Categories: Health

3p Weekend: 10 Companies That Are Rethinking Food Waste

Triple Pundit - 8 hours 41 min ago
Food waste is a staggering global problem: Roughly a third of the food produced for human consumption every year — approximately 1.3 billion tons — is lost or wasted. But a select few companies are taking innovative approaches to cut those figures down to size. From small startups to major multinationals, this week we tip our hats to 10 companies that are rethinking food waste.

Report Charts Rise in Global EV Market, But U.S. Shows Troublesome Signs

Triple Pundit - 9 hours 8 min ago
A new electric vehicle market report from Frost & Sullivan charts the rise in global EV sales, but signs of sluggishness appear in the U.S. market: Due to falling gas prices, American car buyers are "trading in hybrid and electric cars for SUVs at a higher rate than ever before."

Twitter Chat RECAP: Kimberly-Clark & World Wildlife Fund, #RespFibers

Triple Pundit - 11 hours 34 min ago
Today, Kimberly-Clark, World Wildlife Fund and TriplePundit came together for a special Twitter Chat about responsible fiber sourcing procedures - at #RespFibers. Here's the Storify and recap.

Senate Finance considers extension of sales tax to services and candy, soda ... - vtdigger.org

Bottled Water - 12 hours 15 min ago

vtdigger.org

Senate Finance considers extension of sales tax to services and candy, soda ...
vtdigger.org
The Senate Finance Committee is considering an extension of the sales tax that would go into effect over the next two years. Sen. Tim Ashe, D/P-Chittenden, says the proposal would extend the sales tax to soda, candy and bottled water starting July 1 ...

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Categories: News Feeds

Long-Term CO2 Record by Keeling Named National Historic Chemical Landmark

Yale Environment 360 - 13 hours 20 min ago
The Keeling Curve — a long-term record of rising carbon dioxide in the planet’s atmosphere — will be named a National Historic

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The Keeling Curve Chemical Landmark, the American Chemical Society announced yesterday. The late geochemist Charles David Keeling began collecting precise, systematic data on atmospheric CO2 concentrations at Hawaii's Mauna Loa Observatory in 1958. Since then, the rigorous and continuous measurements have become the most widely recognized record of humans' impact on the planet, helping to illustrate the link between rising CO2 levels from burning fossil fuels and global warming. Other works highlighted by National Historic Chemical Landmark program include the discovery of penicillin, deciphering of the genetic code, and the works of Rachel Carson, Thomas Edison, and George Washington Carver.
Categories: Environment, Health

UK bioplastic manufacturer leads major sustainable chemicals program - Plastics Today

Bioplastic - 14 hours 14 min ago

Plastics Today

UK bioplastic manufacturer leads major sustainable chemicals program
Plastics Today
Biome Bioplastics, a bioplastic manufacturer based in Southampton, UK, has begun a major $4.5-million, three-year development program to progress successful biobased chemicals research through to industrial-scale production. The project has the ...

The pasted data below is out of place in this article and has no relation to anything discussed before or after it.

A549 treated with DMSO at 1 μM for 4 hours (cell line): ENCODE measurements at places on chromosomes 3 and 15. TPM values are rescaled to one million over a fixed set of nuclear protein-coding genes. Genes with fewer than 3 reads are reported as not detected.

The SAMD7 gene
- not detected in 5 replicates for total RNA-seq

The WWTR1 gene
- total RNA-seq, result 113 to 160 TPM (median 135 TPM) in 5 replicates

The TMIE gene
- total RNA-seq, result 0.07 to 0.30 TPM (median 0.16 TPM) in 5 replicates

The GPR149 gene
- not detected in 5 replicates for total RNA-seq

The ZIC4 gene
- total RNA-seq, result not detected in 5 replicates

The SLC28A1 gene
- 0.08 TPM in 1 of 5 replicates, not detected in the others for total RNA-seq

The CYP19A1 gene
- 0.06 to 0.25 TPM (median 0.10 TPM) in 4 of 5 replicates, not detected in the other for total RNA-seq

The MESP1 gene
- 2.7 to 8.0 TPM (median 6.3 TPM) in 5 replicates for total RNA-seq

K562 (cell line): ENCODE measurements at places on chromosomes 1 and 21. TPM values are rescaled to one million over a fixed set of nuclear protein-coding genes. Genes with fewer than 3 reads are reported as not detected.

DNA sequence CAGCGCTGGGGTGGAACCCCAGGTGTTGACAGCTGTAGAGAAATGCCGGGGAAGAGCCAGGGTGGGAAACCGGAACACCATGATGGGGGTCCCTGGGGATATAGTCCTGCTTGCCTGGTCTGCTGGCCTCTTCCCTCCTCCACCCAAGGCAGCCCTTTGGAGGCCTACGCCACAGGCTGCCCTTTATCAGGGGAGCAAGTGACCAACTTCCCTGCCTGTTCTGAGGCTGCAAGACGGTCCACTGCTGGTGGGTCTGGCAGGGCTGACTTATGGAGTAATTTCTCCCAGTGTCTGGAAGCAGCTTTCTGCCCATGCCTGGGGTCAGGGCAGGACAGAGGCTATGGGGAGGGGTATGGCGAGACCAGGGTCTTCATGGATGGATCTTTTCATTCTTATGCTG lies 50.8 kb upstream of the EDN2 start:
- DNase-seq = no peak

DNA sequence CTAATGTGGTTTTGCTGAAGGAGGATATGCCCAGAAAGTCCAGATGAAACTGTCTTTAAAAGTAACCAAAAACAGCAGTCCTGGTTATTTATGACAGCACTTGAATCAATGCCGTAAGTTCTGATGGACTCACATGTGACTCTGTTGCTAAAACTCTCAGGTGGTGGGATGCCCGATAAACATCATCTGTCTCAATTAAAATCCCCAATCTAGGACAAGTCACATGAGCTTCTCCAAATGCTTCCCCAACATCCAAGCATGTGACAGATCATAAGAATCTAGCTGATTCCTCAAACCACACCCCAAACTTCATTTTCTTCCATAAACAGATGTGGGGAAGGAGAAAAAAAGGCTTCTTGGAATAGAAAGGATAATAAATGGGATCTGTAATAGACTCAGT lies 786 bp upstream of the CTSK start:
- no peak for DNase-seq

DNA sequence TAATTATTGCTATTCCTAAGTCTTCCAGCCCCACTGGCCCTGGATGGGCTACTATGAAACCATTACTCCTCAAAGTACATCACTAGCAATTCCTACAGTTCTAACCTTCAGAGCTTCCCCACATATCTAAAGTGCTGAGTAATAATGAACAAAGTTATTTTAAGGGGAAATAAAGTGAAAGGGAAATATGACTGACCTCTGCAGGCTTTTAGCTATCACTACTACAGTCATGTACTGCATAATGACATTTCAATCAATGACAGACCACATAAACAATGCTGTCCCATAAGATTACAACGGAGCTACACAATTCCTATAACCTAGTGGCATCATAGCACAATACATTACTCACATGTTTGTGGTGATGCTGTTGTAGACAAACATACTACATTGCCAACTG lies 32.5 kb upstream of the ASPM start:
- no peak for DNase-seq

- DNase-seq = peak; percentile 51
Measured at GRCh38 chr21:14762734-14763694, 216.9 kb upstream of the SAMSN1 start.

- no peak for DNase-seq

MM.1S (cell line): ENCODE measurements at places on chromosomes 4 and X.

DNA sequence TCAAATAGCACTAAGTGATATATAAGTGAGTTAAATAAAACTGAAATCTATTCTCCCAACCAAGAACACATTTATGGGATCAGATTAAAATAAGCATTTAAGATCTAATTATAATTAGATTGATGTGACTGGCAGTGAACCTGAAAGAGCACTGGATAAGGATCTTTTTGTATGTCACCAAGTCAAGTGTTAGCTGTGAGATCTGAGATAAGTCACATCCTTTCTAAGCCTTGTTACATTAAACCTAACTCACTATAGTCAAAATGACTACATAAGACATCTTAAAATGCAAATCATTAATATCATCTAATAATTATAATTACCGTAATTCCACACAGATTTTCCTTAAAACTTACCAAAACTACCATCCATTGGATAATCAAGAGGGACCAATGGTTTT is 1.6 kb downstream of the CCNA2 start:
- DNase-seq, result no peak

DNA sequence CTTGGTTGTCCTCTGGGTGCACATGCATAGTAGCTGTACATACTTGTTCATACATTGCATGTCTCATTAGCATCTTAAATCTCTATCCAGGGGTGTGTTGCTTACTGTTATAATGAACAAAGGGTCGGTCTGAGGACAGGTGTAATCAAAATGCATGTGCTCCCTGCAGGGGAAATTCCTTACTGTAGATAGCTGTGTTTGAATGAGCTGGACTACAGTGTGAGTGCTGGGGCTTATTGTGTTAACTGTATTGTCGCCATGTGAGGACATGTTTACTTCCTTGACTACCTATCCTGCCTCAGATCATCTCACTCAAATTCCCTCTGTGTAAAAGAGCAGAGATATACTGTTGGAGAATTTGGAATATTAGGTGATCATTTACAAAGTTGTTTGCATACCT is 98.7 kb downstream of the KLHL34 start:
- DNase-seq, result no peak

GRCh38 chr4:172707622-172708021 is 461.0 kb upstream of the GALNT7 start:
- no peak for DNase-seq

Biome Bioplastics leads £3m sustainable chemicals development programmePackaging Today
Biome launches biobased chemicals researchBiomass Magazine

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Categories: Business

Muskegon County could be first in Michigan to ban stores' plastic bags - MLive.com

Plastic Bag Bans - 14 hours 19 min ago

MLive.com

Muskegon County could be first in Michigan to ban stores' plastic bags
MLive.com
MUSKEGON, MI -- Terry J. Sabo wants Muskegon County to be the first community in the state to ban stores from giving out plastic bags. Sabo is Muskegon County Board of Commissioners Chairman, but he brought up that idea as a private citizen April 16, ...

Categories: News Feeds

Politicians have got ‘what matters’ wrong

Friends of the Earth - 14 hours 25 min ago
I'm an economics campaigner at one of the country’s best known environmental charities. So I know what I’m supposed to say, right. I’m supposed to say that what matters to me is the future of the planet. Or the ickle bees or the beavers or even the uglyfish. Or saving the baa lambs or the trees. Or, I guess, that my nephew gets to grow up in a world that isn’t six feet under water or where everyone keeps bashing each other with clubs because there’s only one lump of bread left to go round. Yeah, yeah, so all that does matter to me. But look, I’m not weird. On a day to
Categories: Environment

Grave Threats Face World’s Seventh Largest Economy

Triple Pundit - 14 hours 55 min ago
The economic value of the world's oceans “rivals that of the world's largest economies,” researchers from the World Wildlife Fund, Australia's Global Change Institute and the Boston Consulting Group wrote in a report issued on Thursday. The ocean would rank seventh on a ranking of the world's top 10 economies, yielding $2.5 trillion worth of goods and services annually. Unfortunately, ocean resources “are eroding rapidly,” according to the report.

California may require more recycled content in bottles - Plastics News

Bottle Bills - 15 hours 37 sec ago

Plastics News

California may require more recycled content in bottles
Plastics News
State senators are considering SB 732, which would require a minimum of 10 percent recycled content for all plastic beverage bottles sold in California starting in 2017. In the Assembly version of the bill, the 10 percent content requirement applies to ...

Categories: News Feeds